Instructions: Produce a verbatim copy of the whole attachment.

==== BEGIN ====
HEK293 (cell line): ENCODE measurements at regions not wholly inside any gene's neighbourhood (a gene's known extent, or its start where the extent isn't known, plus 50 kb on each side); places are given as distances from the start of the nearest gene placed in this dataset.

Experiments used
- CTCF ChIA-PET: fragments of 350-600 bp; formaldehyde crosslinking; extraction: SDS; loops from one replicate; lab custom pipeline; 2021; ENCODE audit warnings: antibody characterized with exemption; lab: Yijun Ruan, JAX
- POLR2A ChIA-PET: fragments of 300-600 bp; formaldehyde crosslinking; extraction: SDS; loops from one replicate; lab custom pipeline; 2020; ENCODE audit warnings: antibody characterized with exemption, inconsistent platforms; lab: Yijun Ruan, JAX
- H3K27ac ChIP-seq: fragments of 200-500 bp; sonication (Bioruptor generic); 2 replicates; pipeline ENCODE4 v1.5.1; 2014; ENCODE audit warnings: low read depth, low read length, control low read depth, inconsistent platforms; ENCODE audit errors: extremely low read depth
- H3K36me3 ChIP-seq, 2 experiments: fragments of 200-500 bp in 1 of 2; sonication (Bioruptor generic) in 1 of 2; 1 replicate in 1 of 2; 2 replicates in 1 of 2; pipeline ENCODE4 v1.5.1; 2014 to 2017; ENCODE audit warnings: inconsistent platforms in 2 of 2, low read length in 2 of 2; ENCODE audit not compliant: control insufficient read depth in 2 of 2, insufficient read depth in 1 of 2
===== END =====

HEK293 (cell line): ENCODE measurements at regions not wholly inside any gene's neighbourhood (a gene's known extent, or its start where the extent isn't known, plus 50 kb on each side); places are given as distances from the start of the nearest gene placed in this dataset.

Experiments used
- CTCF ChIA-PET: fragments of 350-600 bp; formaldehyde crosslinking; extraction: SDS; loops from one replicate; lab custom pipeline; 2021; ENCODE audit warnings: antibody characterized with exemption; lab: Yijun Ruan, JAX
- POLR2A ChIA-PET: fragments of 300-600 bp; formaldehyde crosslinking; extraction: SDS; loops from one replicate; lab custom pipeline; 2020; ENCODE audit warnings: antibody characterized with exemption, inconsistent platforms; lab: Yijun Ruan, JAX
- H3K27ac ChIP-seq: fragments of 200-500 bp; sonication (Bioruptor generic); 2 replicates; pipeline ENCODE4 v1.5.1; 2014; ENCODE audit warnings: low read depth, low read length, control low read depth, inconsistent platforms; ENCODE audit errors: extremely low read depth
- H3K36me3 ChIP-seq, 2 experiments: fragments of 200-500 bp in 1 of 2; sonication (Bioruptor generic) in 1 of 2; 1 replicate in 1 of 2; 2 replicates in 1 of 2; pipeline ENCODE4 v1.5.1; 2014 to 2017; ENCODE audit warnings: inconsistent platforms in 2 of 2, low read length in 2 of 2; ENCODE audit not compliant: control insufficient read depth in 2 of 2, insufficient read depth in 1 of 2